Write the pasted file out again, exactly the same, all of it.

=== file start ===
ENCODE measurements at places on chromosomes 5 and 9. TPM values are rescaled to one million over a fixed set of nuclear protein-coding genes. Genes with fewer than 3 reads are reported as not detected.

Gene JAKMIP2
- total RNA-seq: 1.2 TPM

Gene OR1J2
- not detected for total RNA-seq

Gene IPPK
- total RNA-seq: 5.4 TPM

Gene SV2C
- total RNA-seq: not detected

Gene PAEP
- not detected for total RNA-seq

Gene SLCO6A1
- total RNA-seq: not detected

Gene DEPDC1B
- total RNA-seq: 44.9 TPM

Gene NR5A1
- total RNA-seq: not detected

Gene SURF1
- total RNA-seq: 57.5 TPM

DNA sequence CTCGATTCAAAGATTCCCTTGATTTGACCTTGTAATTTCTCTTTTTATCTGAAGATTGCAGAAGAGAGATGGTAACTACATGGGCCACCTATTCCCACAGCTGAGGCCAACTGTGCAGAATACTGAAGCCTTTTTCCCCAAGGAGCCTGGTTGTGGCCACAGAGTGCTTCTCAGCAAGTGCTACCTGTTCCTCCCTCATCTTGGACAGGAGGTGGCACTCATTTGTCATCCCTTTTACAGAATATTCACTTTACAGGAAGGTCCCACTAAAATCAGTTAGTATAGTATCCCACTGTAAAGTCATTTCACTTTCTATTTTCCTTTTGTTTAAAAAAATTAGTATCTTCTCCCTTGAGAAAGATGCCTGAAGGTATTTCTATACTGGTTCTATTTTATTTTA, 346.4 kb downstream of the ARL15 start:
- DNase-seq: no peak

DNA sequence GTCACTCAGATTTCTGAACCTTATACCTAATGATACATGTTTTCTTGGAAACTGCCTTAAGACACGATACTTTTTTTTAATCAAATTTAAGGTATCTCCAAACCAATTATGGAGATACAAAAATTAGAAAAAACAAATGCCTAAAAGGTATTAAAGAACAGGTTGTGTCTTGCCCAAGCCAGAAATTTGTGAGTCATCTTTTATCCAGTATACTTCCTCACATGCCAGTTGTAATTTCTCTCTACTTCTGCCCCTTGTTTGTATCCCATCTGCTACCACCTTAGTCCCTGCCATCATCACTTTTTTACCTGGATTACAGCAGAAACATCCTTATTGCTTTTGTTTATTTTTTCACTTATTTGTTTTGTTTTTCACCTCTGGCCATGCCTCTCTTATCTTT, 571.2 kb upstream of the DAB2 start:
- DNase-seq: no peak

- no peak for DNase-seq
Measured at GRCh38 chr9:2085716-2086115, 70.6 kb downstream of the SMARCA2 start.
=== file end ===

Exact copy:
ENCODE measurements at places on chromosomes 5 and 9. TPM values are rescaled to one million over a fixed set of nuclear protein-coding genes. Genes with fewer than 3 reads are reported as not detected.

Gene JAKMIP2
- total RNA-seq: 1.2 TPM

Gene OR1J2
- not detected for total RNA-seq

Gene IPPK
- total RNA-seq: 5.4 TPM

Gene SV2C
- total RNA-seq: not detected

Gene PAEP
- not detected for total RNA-seq

Gene SLCO6A1
- total RNA-seq: not detected

Gene DEPDC1B
- total RNA-seq: 44.9 TPM

Gene NR5A1
- total RNA-seq: not detected

Gene SURF1
- total RNA-seq: 57.5 TPM

DNA sequence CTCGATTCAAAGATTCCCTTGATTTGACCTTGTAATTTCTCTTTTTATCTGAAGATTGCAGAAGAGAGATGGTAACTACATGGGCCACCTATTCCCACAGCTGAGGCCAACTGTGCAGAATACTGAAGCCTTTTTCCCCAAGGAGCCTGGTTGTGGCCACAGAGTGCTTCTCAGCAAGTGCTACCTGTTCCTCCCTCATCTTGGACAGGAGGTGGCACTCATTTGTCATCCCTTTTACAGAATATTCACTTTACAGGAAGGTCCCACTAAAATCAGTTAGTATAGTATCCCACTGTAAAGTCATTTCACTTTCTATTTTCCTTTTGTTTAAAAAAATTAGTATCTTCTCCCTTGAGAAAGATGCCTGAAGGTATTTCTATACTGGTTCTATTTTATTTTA, 346.4 kb downstream of the ARL15 start:
- DNase-seq: no peak

DNA sequence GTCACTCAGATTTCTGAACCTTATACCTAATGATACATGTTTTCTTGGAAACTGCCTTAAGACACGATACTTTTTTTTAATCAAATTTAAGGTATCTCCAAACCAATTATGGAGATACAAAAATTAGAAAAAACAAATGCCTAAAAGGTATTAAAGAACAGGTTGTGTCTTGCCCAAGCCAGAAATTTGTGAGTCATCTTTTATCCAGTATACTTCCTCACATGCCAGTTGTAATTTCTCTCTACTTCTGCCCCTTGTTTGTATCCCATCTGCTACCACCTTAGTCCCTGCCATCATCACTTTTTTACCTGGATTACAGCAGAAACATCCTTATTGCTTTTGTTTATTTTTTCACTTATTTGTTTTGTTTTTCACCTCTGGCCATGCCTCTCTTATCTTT, 571.2 kb upstream of the DAB2 start:
- DNase-seq: no peak

- no peak for DNase-seq
Measured at GRCh38 chr9:2085716-2086115, 70.6 kb downstream of the SMARCA2 start.